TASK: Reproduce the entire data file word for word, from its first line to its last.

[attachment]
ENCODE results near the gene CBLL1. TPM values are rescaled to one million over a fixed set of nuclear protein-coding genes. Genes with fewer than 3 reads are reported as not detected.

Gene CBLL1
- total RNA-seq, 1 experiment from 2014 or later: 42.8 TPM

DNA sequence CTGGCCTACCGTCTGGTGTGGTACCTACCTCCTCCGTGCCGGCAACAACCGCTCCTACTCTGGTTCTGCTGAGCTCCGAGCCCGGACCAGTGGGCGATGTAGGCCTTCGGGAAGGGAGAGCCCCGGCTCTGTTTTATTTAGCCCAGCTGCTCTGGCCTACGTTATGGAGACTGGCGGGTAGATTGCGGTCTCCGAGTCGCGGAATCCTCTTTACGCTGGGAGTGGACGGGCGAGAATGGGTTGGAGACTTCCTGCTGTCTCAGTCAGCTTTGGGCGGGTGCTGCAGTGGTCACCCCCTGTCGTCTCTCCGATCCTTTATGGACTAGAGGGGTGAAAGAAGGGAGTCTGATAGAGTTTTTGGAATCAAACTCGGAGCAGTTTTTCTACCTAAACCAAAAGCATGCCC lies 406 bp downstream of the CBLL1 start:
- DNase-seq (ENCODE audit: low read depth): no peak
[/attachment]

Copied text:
ENCODE results near the gene CBLL1. TPM values are rescaled to one million over a fixed set of nuclear protein-coding genes. Genes with fewer than 3 reads are reported as not detected.

Gene CBLL1
- total RNA-seq, 1 experiment from 2014 or later: 42.8 TPM

DNA sequence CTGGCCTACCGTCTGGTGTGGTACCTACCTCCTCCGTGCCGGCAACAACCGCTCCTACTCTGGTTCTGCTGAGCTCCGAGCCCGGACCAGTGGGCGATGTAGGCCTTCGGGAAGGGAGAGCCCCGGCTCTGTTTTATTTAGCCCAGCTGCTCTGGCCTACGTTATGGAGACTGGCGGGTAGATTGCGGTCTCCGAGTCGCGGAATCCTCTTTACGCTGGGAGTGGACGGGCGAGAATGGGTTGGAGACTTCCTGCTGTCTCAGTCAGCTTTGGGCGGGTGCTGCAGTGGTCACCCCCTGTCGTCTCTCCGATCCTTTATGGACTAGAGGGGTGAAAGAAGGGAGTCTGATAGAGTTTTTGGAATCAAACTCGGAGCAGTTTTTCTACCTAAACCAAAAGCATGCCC lies 406 bp downstream of the CBLL1 start:
- DNase-seq (ENCODE audit: low read depth): no peak